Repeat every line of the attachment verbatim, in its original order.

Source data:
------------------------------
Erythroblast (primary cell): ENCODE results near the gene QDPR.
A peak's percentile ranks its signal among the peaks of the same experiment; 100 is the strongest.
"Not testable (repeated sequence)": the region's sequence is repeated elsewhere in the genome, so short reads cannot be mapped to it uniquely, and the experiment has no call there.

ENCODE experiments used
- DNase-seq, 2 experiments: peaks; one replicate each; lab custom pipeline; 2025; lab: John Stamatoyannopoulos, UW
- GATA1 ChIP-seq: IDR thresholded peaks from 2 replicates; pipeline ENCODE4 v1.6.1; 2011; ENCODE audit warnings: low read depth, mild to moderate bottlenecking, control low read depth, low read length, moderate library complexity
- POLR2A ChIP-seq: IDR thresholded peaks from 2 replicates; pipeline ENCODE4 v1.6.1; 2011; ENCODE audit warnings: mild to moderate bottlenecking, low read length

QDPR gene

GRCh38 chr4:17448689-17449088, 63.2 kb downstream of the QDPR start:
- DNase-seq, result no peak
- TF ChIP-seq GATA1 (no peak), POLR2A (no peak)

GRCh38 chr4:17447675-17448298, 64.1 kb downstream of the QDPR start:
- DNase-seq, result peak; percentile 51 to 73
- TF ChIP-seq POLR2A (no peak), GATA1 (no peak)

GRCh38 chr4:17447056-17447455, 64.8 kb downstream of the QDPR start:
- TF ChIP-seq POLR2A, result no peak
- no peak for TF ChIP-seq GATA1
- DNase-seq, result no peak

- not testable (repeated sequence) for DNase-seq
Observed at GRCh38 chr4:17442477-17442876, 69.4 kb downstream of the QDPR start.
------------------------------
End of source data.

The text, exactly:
Erythroblast (primary cell): ENCODE results near the gene QDPR.
A peak's percentile ranks its signal among the peaks of the same experiment; 100 is the strongest.
"Not testable (repeated sequence)": the region's sequence is repeated elsewhere in the genome, so short reads cannot be mapped to it uniquely, and the experiment has no call there.

ENCODE experiments used
- DNase-seq, 2 experiments: peaks; one replicate each; lab custom pipeline; 2025; lab: John Stamatoyannopoulos, UW
- GATA1 ChIP-seq: IDR thresholded peaks from 2 replicates; pipeline ENCODE4 v1.6.1; 2011; ENCODE audit warnings: low read depth, mild to moderate bottlenecking, control low read depth, low read length, moderate library complexity
- POLR2A ChIP-seq: IDR thresholded peaks from 2 replicates; pipeline ENCODE4 v1.6.1; 2011; ENCODE audit warnings: mild to moderate bottlenecking, low read length

QDPR gene

GRCh38 chr4:17448689-17449088, 63.2 kb downstream of the QDPR start:
- DNase-seq, result no peak
- TF ChIP-seq GATA1 (no peak), POLR2A (no peak)

GRCh38 chr4:17447675-17448298, 64.1 kb downstream of the QDPR start:
- DNase-seq, result peak; percentile 51 to 73
- TF ChIP-seq POLR2A (no peak), GATA1 (no peak)

GRCh38 chr4:17447056-17447455, 64.8 kb downstream of the QDPR start:
- TF ChIP-seq POLR2A, result no peak
- no peak for TF ChIP-seq GATA1
- DNase-seq, result no peak

- not testable (repeated sequence) for DNase-seq
Observed at GRCh38 chr4:17442477-17442876, 69.4 kb downstream of the QDPR start.